Way back in 2018, I finished one of the best experiences of my life…a terminal MFA degree in Narrative Media Writing from the prestigious Henry Grady College of Journalism and Mass Communication at the University of Georgia. It was a long journey, and I almost quit before I even started.
For years I had tried to figure out HOW to get a terminal degree. What’s a terminal degree you ask? Well, in the world of higher education you cannot advance your career (and you may have a difficult time even getting a sustainable higher ed career started in most areas) unless you have completed a PhD… or in the arts, an MFA.
My problem was my full-time teaching job…and I needed to put my children through college. Those were legitimate excuses. But they were excuses. Besides, it was still fun to remind PhD candidates that the acronym stood for Piled higher and Deeper. But deep down inside, I desperately wanted to get that additional and terminal grad degree myself.
When UGA began offering a low-residency program and I learned my employer would assist with an interest-free loan that would be forgiven in exchange for a few years of indentured teaching, all my excuses began to crumble. Interviews were completed, applications made and voilà…I was accepted! At this point, I need to publicly offer a profound expression of gratitude to the Director of UGA’s fine MFA program, Valerie Boyd. She invested two lengthy phone conversations out of her busy schedule to help me decide. And she accomplished this by doing the most important things any good teacher can do…she guided me, she encouraged me and she affirmed me that I could complete the program with success. She also gently and humorously informed me I could not use my age as an excuse anymore…since I would not be the oldest student in the program.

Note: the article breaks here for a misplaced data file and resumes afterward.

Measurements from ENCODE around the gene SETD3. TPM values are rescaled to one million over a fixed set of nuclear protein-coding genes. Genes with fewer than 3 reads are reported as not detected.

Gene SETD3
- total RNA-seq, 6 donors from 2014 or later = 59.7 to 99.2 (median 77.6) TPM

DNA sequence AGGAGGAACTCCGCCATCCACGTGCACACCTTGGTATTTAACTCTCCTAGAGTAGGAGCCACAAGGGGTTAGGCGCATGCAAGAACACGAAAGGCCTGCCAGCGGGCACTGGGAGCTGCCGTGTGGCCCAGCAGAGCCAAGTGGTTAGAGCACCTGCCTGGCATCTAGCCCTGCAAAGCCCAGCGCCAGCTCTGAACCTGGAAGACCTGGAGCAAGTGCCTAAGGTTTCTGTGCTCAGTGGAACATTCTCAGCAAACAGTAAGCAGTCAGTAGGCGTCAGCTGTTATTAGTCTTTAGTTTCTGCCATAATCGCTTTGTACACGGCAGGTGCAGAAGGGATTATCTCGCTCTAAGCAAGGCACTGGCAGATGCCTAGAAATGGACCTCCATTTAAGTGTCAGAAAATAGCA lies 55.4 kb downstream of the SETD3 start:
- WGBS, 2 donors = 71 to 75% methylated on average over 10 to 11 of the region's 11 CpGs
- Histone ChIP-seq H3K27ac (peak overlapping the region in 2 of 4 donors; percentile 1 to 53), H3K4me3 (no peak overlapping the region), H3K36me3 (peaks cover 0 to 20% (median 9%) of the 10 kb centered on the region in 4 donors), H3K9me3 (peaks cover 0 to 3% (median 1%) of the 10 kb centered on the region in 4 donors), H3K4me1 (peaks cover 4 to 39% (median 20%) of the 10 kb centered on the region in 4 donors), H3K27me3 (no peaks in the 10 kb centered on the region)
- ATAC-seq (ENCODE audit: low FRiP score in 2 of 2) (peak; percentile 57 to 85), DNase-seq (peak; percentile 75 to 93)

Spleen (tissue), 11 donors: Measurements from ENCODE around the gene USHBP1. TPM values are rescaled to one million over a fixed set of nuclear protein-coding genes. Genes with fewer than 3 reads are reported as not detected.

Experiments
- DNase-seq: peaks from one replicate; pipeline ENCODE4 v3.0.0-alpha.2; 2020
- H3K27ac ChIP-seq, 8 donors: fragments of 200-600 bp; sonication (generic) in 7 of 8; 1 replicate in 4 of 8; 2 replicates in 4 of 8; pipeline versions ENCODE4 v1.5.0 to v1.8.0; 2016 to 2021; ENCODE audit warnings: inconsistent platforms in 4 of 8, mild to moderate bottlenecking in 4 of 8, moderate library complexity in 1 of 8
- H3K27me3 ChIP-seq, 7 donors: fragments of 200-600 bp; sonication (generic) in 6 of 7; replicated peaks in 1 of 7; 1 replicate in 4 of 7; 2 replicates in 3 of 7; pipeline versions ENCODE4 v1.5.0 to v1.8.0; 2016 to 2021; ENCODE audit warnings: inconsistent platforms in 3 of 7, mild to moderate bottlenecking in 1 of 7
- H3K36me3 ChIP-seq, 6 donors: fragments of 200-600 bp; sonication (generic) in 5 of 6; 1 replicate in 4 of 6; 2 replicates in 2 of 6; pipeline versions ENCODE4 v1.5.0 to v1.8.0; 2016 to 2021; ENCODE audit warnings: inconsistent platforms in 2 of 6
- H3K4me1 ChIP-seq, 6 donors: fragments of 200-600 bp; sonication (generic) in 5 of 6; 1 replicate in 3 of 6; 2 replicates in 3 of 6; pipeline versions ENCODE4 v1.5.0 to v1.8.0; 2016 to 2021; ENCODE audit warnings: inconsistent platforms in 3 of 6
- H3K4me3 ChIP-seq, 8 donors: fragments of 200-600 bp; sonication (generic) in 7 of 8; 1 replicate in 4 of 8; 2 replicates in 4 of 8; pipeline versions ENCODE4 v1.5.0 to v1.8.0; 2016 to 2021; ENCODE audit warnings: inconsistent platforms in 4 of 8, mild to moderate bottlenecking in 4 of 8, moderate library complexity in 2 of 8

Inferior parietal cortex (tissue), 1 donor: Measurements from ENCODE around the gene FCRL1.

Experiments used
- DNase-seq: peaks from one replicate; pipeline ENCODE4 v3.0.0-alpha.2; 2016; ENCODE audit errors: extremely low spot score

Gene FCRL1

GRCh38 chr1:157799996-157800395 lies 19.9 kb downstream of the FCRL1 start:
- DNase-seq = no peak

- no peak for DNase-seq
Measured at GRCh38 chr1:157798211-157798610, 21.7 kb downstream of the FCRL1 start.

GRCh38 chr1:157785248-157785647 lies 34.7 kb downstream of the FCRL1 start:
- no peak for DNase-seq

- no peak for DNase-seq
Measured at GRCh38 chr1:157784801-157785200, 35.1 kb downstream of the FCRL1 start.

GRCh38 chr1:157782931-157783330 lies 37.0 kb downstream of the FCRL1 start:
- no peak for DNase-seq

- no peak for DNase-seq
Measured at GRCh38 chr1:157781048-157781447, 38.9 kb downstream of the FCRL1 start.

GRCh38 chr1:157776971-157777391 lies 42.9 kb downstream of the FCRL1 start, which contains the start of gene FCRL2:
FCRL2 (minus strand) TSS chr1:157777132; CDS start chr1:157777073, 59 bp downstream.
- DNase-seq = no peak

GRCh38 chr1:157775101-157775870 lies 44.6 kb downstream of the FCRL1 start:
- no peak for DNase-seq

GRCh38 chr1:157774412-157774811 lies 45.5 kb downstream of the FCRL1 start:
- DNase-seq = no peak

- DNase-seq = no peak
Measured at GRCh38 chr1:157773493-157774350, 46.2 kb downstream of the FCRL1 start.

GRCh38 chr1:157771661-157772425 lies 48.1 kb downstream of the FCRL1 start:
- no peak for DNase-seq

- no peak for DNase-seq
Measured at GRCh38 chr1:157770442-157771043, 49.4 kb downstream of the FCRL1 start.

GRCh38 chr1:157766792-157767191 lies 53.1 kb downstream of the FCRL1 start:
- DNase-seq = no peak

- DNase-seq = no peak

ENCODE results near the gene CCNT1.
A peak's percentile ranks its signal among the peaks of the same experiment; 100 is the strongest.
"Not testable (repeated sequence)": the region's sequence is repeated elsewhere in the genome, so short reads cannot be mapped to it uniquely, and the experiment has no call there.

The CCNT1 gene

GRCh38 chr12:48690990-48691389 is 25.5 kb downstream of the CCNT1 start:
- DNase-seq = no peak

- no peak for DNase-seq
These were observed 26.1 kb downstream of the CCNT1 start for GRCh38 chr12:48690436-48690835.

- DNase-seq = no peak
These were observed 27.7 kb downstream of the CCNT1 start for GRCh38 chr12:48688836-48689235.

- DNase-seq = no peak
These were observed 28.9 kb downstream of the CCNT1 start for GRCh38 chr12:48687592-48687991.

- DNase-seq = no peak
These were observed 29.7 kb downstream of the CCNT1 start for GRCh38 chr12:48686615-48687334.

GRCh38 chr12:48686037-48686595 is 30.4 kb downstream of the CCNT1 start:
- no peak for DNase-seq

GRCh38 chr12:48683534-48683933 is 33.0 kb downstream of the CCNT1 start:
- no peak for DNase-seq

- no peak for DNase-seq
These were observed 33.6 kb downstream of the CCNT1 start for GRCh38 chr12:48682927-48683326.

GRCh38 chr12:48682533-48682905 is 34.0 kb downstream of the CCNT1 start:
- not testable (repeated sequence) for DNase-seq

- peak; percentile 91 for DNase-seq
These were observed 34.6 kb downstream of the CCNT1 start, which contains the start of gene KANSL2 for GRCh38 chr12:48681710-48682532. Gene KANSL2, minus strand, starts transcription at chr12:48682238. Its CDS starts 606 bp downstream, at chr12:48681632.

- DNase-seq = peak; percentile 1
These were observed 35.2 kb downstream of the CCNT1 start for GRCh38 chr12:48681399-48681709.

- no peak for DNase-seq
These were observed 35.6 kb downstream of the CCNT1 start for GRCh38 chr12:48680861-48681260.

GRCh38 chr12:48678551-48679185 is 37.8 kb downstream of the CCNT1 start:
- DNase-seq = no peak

Well, this was all good until the day I drove into Athens, Georgia, to begin my first residency. I had not visited Athens since I had completed my other non-terminal, graduate degree at UGA over 30 years earlier. A lot of nagging questions crept into my mindset. Suddenly I was almost overwhelmed with panic.
“What in the world are you doing here?!? Who do you think you are?! Turn the car around right now and get the hell back to Kentucky,” a defined voice spoke directly into my head. (That’s an actual, direct quote, by the way.)
Well, I somehow overcame “that voice” because I think another voice informed me that it would be more embarrassing to drop out before I even started, than to try and then falter. After all, I’d have to explain it to too many people who had trusted me with “the plan.”
The second voice gave good advice. Very good advice! The program was a game-changer. I had some fantastic mentors, incredible workshops and met some of the greatest people I have ever had a chance to hang around with in my entire life. And…it made me want to write what I was feeling and thinking every day. After that first week, I could not wait to attend every, single residency.